In 2016, U.S. officials stationed overseas started showing signs of a mysterious illness. The list of symptoms included headaches, sensitivity to light, sleep and cognitive problems, and nosebleeds. Many heard strange sounds that seemed to come from inside their heads.
Over the next two years, dozens of diplomats staying in U.S. embassies in Cuba and China all developed the same list of symptoms. Doctors summed it up as a type of brain trauma, but there’s no official answer of the cause. The lead theory is that the diplomats were the target of an unusual weapon—one that emits a directed pulse of microwave radiation.
In an interview with CBS’s “60 Minutes,” Mark Lenzi, a State Department security officer who worked in the U.S. Consulate in Guangzhou, China, said that he and his wife began to suffer after hearing strange sounds in their apartment. Lenzi seemed certain that they were the victims of an energy weapon.
“This was a directed standoff attack against my apartment,” Lenzi told “60 minutes.” “I believe it’s RF, radio frequency energy, in the microwave range.
The first scientist to suggest that microwaves were the cause of the illness was Dr. Beatrice Golomb, a professor of medicine at the University of California–San Diego, and a researcher who examines how drugs and environmental toxins harm health. When she heard about the diplomats’ symptoms, her first thought was microwave exposure.
“The profile of symptoms does not match anything else I’m familiar with,” Golomb said. “These are highly distinctive symptoms known to occur only in that setting. The likelihood that it could be anything else is very remote.”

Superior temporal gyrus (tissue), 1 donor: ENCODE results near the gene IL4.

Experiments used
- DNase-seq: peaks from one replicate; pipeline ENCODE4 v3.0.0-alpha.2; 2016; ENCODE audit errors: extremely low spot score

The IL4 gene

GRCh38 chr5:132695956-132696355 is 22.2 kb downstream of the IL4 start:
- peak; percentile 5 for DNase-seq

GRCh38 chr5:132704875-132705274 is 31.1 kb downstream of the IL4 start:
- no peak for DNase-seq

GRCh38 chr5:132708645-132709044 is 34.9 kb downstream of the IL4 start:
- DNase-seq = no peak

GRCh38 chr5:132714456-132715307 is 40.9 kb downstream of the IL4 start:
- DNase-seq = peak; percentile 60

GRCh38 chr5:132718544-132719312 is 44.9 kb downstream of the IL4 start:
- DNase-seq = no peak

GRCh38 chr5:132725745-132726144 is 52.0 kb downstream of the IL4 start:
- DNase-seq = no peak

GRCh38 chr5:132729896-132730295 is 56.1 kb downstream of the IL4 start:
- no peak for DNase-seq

Golomb wrote a paper outlining her case. Before it was even submitted for publication, it caught the attention of State Department officials eager for a meaningful explanation. She wrote that one major reason why the diplomats’ illness suggests a microwave cause is the auditory symptoms they experienced: hearing loss, tinnitus, and the presence of a chirping, ringing, hissing, or buzzing sound.
“The difference in the sound counts, in part, due to head dimensions,” Golomb said. “There were also reports that the sounds were tightly localized in space. When people moved, the sound’s source seemed to follow them. That’s not the case for stationary sound forces, but it is the case for the micro-auditory effect because the sound is actually produced in the head.”
This microwave-induced phenomenon is known as the “Frey effect” or “radio frequency hearing,” and was proven by Dr. Alan Frey in 1965 when he was working for the U.S. Navy. A 1976 U.S. Defense Intelligence Agency report described how to stimulate it: “Sounds and possibly even words which appear to be originating intracranially can be induced by signal modulation at very low average power densities.” ….